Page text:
FBI director Robert S. Mueller III is scheduled to appear before the Senate Judiciary Committee Wednesday, where he's expected to be asked about a report from the Justice Department's Office of the Inspector General (OIG) that the FBI's computer system is faced with a new $57 million shortfall.
"These additional costs could have an adverse impact on the FBI's counterterrorism and other programs," said Senator Patrick Leahy, D-Vt., in a statement. The FBI responded quickly to the inspector general's Monday report, saying that the $57 million "has long been identified from existing FBI balances and will not impact operational programs."
Senator Leahy, who's the incoming chairman of the committee, complained that the latest FBI program called Sentinel will cost $425 million to complete and not be fully operational until 2009. The FBI's earlier Trilogy effort to automate case management efforts cost $170 million before much of the earlier contract was abandoned.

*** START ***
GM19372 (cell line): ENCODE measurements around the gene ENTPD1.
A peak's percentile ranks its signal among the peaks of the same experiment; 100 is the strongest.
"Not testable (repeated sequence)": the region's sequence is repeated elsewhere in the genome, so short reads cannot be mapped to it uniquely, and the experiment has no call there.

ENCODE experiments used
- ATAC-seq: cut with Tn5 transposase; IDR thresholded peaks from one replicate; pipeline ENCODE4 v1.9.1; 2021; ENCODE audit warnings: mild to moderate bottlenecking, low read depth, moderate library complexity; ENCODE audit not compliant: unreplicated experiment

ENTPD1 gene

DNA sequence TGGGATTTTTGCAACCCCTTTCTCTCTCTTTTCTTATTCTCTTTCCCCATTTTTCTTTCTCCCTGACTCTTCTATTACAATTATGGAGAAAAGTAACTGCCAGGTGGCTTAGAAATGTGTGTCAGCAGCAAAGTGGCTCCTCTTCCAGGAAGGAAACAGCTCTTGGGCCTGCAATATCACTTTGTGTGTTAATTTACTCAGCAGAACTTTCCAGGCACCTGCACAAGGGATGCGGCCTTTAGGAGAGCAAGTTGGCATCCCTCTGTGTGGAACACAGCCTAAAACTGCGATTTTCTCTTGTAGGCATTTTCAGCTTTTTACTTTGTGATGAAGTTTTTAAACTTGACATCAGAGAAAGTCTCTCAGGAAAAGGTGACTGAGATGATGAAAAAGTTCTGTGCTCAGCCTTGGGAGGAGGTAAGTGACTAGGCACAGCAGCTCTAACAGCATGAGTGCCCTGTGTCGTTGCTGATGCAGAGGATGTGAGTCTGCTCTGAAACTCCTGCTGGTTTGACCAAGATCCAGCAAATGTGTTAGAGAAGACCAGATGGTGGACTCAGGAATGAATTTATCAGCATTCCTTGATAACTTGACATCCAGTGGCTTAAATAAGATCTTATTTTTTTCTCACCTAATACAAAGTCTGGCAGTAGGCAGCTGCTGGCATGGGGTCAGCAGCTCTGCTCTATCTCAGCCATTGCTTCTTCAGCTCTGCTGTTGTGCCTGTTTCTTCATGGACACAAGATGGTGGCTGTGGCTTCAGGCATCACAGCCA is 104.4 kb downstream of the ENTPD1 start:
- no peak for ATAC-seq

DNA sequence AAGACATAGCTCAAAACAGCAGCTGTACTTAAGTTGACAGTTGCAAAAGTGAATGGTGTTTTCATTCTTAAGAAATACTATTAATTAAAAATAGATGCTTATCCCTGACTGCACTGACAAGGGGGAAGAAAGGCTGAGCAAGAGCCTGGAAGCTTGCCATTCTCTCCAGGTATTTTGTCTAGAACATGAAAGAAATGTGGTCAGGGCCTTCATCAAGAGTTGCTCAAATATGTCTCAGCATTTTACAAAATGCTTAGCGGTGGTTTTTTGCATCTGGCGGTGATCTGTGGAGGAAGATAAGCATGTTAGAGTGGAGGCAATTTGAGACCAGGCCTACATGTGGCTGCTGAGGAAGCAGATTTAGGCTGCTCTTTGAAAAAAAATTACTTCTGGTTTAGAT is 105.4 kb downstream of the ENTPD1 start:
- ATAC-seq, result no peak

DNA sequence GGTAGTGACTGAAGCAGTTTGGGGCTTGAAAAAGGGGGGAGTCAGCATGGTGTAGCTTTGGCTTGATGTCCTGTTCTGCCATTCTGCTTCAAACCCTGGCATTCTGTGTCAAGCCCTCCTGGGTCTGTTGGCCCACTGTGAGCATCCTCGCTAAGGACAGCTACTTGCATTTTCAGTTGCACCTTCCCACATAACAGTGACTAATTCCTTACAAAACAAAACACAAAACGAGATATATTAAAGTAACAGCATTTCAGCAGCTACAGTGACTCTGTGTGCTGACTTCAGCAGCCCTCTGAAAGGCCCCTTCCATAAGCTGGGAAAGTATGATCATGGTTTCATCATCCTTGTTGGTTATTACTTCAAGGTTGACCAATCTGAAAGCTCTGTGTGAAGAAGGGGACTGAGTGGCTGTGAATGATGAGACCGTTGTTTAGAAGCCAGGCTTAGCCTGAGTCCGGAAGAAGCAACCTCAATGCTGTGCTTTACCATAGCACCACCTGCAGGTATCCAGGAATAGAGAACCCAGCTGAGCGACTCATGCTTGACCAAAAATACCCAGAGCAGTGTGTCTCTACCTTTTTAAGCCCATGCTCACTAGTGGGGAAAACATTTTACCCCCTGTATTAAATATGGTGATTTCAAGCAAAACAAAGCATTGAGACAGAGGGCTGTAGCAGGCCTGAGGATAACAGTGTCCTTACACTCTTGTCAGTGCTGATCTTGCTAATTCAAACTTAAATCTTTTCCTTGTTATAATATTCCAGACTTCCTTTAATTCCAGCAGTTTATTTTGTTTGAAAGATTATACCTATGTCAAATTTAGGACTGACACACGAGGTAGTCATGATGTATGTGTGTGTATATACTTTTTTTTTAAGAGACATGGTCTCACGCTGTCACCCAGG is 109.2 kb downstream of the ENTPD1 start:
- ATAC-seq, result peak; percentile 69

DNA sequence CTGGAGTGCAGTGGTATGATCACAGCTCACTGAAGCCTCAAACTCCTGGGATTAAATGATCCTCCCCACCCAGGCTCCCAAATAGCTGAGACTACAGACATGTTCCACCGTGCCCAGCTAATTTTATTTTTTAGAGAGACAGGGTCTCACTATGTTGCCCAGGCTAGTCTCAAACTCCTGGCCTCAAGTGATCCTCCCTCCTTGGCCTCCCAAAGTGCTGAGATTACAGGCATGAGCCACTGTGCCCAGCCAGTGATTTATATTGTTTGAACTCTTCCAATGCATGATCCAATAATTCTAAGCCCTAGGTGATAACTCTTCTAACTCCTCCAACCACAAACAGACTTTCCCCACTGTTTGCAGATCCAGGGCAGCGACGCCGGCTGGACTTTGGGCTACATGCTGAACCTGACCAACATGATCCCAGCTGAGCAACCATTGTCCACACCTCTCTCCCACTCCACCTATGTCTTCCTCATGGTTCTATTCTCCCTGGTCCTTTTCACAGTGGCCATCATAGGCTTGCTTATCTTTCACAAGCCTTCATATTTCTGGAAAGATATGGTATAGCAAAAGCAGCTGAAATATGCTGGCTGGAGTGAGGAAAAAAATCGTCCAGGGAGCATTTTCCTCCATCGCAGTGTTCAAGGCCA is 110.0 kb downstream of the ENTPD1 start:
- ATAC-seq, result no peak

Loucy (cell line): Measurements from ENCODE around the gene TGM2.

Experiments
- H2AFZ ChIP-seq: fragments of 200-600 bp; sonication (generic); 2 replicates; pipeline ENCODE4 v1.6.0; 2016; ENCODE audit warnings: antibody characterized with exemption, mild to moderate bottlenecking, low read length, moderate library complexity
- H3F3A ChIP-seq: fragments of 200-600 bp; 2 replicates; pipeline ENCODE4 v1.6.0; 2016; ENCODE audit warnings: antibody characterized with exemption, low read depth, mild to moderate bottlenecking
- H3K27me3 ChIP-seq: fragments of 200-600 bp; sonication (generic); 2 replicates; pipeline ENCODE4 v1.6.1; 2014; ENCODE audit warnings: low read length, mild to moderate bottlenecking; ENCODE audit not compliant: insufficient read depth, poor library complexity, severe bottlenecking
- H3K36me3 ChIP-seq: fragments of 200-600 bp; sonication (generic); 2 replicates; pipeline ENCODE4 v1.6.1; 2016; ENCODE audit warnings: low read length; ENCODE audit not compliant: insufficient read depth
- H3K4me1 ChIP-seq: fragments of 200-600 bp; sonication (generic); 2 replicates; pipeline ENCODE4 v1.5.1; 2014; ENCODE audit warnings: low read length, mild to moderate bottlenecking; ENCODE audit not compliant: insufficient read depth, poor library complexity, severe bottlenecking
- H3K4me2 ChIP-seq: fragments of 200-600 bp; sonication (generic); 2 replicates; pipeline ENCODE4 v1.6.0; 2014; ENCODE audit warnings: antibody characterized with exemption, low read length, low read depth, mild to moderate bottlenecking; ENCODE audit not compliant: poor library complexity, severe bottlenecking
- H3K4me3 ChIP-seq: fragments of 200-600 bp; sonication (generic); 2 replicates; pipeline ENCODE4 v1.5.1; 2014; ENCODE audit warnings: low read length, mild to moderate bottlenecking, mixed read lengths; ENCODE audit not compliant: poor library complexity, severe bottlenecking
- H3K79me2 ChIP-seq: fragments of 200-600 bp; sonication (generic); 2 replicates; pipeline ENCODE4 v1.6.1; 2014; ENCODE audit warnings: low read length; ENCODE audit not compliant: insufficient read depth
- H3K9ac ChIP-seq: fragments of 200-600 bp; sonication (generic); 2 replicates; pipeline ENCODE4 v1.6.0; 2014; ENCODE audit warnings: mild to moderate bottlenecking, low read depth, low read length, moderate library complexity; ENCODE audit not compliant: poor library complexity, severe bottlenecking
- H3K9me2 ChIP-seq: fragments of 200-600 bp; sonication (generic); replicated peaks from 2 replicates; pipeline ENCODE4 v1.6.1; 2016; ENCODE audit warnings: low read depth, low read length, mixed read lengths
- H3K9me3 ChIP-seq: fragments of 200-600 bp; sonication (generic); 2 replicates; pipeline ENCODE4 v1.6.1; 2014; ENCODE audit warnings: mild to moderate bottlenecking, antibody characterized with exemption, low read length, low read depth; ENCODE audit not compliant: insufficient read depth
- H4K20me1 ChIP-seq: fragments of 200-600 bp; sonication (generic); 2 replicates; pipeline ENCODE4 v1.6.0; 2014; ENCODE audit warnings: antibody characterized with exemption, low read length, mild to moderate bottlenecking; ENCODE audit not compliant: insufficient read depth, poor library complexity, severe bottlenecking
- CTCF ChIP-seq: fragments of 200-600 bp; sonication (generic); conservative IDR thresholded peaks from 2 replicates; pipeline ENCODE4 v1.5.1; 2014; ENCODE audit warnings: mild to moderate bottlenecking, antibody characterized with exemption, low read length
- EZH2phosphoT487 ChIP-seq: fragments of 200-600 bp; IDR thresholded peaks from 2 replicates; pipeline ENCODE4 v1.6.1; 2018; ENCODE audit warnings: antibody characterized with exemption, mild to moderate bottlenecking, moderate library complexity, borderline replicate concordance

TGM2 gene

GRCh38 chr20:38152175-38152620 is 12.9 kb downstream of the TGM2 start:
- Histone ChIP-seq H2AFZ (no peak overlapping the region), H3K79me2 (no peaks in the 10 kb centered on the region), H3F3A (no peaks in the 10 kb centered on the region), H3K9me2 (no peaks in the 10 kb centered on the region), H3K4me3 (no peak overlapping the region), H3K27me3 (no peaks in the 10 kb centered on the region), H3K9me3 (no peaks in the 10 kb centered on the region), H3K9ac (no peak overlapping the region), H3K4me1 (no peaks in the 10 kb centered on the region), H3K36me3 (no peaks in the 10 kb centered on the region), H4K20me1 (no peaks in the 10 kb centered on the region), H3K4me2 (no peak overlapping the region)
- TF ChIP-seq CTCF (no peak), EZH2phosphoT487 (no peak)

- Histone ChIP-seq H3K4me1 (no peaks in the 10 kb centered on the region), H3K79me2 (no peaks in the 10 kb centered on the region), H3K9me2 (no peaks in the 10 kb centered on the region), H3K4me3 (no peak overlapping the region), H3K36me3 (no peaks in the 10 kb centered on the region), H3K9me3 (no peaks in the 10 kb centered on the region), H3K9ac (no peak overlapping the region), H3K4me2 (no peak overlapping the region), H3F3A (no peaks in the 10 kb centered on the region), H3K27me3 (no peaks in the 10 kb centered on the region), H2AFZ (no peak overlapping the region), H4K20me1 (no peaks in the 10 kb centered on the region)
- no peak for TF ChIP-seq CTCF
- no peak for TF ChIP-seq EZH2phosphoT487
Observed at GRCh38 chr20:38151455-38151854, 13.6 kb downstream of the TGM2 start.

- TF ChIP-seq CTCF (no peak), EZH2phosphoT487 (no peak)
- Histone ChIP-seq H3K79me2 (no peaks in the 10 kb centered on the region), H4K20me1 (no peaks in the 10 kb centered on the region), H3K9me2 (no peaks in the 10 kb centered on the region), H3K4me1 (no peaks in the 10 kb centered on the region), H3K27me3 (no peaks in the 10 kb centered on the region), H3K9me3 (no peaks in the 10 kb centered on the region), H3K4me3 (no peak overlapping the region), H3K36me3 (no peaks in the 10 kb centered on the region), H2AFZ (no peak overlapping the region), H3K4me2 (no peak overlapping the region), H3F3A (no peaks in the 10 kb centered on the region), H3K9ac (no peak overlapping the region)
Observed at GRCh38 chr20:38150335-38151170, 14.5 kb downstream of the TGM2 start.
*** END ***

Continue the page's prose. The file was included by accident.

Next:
"The Bush Administration's mismanagement of this project seems to know no bounds," said Senator Leahy. "The OIG finding of significant funding problems with Sentinel at this early stage calls the FBI's cost estimate for this program into serious question."
Mueller inherited much of the FBI's computer problems, which date back a decade. The bureau has been attempting to replace its ancient paper-oriented case management system with an automated system that FBI employees can use from their desktop computers. In its most recent Sentinel effort, the bureau plans to use existing search-engine technologies and add customized features.
Lockheed Martin has been selected to receive $305 million as the main contractor for the current Sentinel work.
"The total project cost for Sentinel was budgeted at a cost of $425 million, and that figure remains the same," the FBI stated in reply to the OIG audit. "Characterizations to the contrary are misleading. At this time, Sentinel is within cost and schedule."